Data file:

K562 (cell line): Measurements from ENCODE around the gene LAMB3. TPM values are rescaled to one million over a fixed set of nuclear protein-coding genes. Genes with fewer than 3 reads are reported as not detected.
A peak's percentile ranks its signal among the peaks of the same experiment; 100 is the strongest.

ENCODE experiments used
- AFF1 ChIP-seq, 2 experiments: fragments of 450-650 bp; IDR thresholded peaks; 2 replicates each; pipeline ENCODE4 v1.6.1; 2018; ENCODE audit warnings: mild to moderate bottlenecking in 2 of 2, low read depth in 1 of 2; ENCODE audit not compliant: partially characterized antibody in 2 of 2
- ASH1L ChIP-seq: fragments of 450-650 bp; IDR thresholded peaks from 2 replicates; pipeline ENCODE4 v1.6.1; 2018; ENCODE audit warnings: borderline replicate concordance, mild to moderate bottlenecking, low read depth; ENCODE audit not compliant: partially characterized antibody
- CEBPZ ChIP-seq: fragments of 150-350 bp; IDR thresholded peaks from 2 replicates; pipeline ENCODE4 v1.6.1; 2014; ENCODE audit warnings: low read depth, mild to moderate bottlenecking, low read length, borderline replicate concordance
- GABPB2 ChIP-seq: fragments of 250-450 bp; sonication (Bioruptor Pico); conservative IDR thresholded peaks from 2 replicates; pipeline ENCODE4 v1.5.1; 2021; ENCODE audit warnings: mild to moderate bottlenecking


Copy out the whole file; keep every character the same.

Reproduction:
K562 (cell line): Measurements from ENCODE around the gene LAMB3. TPM values are rescaled to one million over a fixed set of nuclear protein-coding genes. Genes with fewer than 3 reads are reported as not detected.
A peak's percentile ranks its signal among the peaks of the same experiment; 100 is the strongest.

ENCODE experiments used
- AFF1 ChIP-seq, 2 experiments: fragments of 450-650 bp; IDR thresholded peaks; 2 replicates each; pipeline ENCODE4 v1.6.1; 2018; ENCODE audit warnings: mild to moderate bottlenecking in 2 of 2, low read depth in 1 of 2; ENCODE audit not compliant: partially characterized antibody in 2 of 2
- ASH1L ChIP-seq: fragments of 450-650 bp; IDR thresholded peaks from 2 replicates; pipeline ENCODE4 v1.6.1; 2018; ENCODE audit warnings: borderline replicate concordance, mild to moderate bottlenecking, low read depth; ENCODE audit not compliant: partially characterized antibody
- CEBPZ ChIP-seq: fragments of 150-350 bp; IDR thresholded peaks from 2 replicates; pipeline ENCODE4 v1.6.1; 2014; ENCODE audit warnings: low read depth, mild to moderate bottlenecking, low read length, borderline replicate concordance
- GABPB2 ChIP-seq: fragments of 250-450 bp; sonication (Bioruptor Pico); conservative IDR thresholded peaks from 2 replicates; pipeline ENCODE4 v1.5.1; 2021; ENCODE audit warnings: mild to moderate bottlenecking